In Semipermeable rooms for working on a nurturance culture, I hold space between public and private, giving and receiving, in five rooms formed by venetian blinds and the stalls of the back room. The blinds give shape to hole-y bodies that shift between positions of helping, needing, lifting, falling, pulling, and levitating. What would a real culture of nurturance look like? What does it look like to push nurturance to the front of anticapitalist dreaming? The rooms are spaces for tending to these questions. Within the rooms, tactile objects and selected works by Thomas Kong stimulate the process.
Bottom’s End is a landscape where my desires and my fears crash against each other in slick black waves.
Yes, yellow is still my favorite color, even though there’s this permanent haze now, no boundary between day and night, and we can’t differentiate between yellow and black. I had to confront the apocalyptic visions that have been disrupting my sleep lately. What would be ahistoric, irrational by day erodes me in the night.
Nurturance demands dirty work, in how we hold other people’s bodies and emotions, and in the work we need to do on ourselves to get there. I look to sociologist Arlie Russell Hochschild for her feminist analysis of affect, labor, and nurturance under capitalism. Anthropologist Mary Douglas elucidates the dangerousness of conceptual pollution, permeability between categories, and the interstitial spaces that show boundaries to be less firm than we imagined them to be. SLIT WAVE SHEATH HEARTH stands for holeness > wholeness. I ask that we rewrite what nurturance means, who is expected to provide it, who is allowed to receive it, and at what cost it is given and taken. I want a public infrastucture of nurturance, against the interests of capital. I want nurturance that straddles boundaries, that interweaves our porous bodies, that reimagines kinship. I’ve asked Fionnuala Cook, Ruby T, Marnie Galloway, Sara Heymann, and Nance Klehm to be a part of this space because the ferocity of their tenderness for their neighborhoods, children, communities—for strangers—for me—makes a nurturance culture feel possible.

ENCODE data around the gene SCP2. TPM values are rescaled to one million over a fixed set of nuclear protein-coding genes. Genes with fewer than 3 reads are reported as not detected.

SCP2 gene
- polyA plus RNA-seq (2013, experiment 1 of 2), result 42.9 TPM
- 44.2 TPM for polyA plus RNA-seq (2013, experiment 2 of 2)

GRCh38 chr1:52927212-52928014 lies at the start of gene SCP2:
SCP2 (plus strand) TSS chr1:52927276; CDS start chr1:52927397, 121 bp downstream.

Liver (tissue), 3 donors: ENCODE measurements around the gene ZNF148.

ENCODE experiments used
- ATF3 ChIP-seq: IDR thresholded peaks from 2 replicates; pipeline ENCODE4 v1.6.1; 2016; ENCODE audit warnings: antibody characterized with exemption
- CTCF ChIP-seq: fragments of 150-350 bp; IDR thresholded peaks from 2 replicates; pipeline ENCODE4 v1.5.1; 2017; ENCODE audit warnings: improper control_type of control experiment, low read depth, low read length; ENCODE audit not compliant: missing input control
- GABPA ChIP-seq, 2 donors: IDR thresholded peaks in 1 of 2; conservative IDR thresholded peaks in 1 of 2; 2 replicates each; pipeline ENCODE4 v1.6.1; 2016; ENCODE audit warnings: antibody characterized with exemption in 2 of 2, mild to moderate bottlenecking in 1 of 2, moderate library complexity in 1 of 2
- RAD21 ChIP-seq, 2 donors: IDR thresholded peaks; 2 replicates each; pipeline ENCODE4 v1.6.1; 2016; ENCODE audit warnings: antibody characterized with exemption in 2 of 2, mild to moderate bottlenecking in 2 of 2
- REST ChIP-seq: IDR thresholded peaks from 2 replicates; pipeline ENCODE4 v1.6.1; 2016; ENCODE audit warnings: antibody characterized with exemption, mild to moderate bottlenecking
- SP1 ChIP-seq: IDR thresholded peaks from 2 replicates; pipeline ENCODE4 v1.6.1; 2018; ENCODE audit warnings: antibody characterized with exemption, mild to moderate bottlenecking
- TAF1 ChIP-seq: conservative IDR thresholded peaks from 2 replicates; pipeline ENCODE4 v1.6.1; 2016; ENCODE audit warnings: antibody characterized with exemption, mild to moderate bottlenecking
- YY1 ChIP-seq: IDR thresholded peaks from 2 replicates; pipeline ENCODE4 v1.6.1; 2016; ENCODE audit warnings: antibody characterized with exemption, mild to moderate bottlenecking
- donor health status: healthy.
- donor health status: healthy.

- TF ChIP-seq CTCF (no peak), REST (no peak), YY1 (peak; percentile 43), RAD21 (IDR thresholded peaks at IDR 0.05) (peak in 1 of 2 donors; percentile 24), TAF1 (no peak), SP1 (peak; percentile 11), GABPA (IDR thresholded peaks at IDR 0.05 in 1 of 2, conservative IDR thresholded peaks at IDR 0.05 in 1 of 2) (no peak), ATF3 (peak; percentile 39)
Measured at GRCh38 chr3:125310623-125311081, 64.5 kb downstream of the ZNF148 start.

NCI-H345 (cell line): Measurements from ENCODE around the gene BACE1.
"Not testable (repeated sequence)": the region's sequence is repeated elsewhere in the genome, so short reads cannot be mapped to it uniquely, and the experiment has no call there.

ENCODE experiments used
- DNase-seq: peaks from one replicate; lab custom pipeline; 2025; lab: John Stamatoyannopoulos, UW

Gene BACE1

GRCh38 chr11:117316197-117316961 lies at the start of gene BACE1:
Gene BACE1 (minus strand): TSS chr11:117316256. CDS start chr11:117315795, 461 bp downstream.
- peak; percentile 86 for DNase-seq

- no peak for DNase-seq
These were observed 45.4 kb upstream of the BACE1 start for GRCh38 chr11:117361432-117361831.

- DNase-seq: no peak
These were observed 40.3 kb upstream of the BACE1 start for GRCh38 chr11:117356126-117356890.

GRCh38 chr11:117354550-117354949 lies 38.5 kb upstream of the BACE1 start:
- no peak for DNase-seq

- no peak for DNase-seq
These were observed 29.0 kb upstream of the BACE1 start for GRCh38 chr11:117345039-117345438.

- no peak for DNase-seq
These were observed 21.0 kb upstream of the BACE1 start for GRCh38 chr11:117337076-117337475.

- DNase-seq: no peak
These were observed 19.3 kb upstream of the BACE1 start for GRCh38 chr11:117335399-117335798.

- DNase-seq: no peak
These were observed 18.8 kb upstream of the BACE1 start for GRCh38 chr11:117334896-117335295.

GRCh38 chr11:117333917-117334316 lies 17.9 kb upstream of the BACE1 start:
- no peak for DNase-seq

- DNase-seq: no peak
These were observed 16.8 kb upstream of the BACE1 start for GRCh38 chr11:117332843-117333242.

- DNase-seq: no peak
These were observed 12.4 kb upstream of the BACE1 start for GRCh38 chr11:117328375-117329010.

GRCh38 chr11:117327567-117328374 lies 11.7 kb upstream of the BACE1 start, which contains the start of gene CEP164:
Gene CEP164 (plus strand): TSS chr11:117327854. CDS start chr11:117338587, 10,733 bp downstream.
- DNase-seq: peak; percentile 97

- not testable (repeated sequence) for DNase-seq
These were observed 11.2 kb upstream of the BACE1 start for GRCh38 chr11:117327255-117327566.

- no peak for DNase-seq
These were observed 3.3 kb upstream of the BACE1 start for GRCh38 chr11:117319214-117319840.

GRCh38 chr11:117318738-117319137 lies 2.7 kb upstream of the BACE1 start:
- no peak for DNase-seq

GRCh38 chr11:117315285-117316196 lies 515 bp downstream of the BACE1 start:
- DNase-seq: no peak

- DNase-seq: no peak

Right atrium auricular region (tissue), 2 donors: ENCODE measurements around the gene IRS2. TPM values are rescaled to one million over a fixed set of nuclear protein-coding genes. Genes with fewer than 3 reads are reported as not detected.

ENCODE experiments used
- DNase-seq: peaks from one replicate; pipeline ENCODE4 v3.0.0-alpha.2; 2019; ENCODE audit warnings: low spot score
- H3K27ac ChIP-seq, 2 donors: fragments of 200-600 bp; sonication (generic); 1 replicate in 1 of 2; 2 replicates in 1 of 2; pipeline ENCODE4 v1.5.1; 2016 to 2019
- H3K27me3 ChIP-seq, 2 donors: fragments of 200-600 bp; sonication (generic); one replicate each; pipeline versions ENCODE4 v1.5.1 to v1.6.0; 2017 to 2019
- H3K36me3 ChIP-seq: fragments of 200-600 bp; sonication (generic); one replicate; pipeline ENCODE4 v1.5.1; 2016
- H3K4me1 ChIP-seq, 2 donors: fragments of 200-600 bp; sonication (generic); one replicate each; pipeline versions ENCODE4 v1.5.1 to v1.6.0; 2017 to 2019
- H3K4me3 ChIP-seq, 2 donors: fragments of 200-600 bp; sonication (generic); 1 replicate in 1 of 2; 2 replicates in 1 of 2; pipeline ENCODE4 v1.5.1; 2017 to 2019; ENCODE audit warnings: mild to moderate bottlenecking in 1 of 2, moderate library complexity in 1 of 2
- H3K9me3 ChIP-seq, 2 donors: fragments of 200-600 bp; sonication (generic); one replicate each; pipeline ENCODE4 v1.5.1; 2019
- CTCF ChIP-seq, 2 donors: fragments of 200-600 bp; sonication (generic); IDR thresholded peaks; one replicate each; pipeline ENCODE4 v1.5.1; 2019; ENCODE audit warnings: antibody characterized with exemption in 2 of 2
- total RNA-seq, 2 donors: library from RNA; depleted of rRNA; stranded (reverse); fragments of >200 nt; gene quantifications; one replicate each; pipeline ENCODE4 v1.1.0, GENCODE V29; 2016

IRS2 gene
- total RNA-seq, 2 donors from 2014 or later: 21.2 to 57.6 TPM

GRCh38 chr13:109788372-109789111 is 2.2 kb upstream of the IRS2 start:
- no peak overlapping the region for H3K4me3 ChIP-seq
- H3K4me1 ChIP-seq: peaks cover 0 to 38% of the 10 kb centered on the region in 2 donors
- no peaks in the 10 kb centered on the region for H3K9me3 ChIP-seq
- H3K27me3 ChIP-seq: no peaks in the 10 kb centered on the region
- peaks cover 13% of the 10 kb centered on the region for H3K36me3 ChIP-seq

—Robin Hustle, 2017
Robin Hustle with Thomas Kong
SLIT WAVE SHEATH HEARTH
December 10, 2017 – February 18, 2018
OPENING Sunday December 10, 2–5PM
w/ Readings & Performances at 3PM
featuring Fionnuala Cook, Marnie Galloway, Sara Heymann, Nance Klehm & Ruby T
The Back Room at Kim’s Corner Food
1371 W Estes Ave, Chicago, IL 60626
The Back Room at Kim’s Corner Food is an experimental project space and repository for thousands of collage and assemblage works made by artist Thomas Kong over the past decade. Housed in an adapted storage room behind the convenience store Kong manages in Rogers Park, The Back Room began as a collaboration between Kong and artist Dan Miller in 2015, with ongoing assistance from Nathan Abhalter Smith.
Since October 2015 The Back Room has invited artists and thinkers whose practices intersect with Kong’s in various ways to produce a series of public exhibitions, events and performances in the space. These projects each proceed from a horizontal engagement with Kong’s unique art practice and working context, and are intended to develop conversations around the art field’s relationship to production, visibility, history, hierarchy and value.
Visitors to The Back Room are also welcome to view work in the archive at their leisure. The room contains a fold-out table, two chairs, and a ladder for this purpose.
The Back Room at Kim’s Corner Food is open to visitors from 8am–8pm daily at 1371 W Estes Ave, Chicago, IL, 60626.
Email firstname.lastname@example.org for an appointment, or visit Kim’s Corner Food and speak to Thomas.
More information on The Back Room: http://thomaskong.biz/thebackroom/
Visit Thomas Kong’s website: http://thomaskong.biz/
Please note that The Back Room is not wheelchair accessible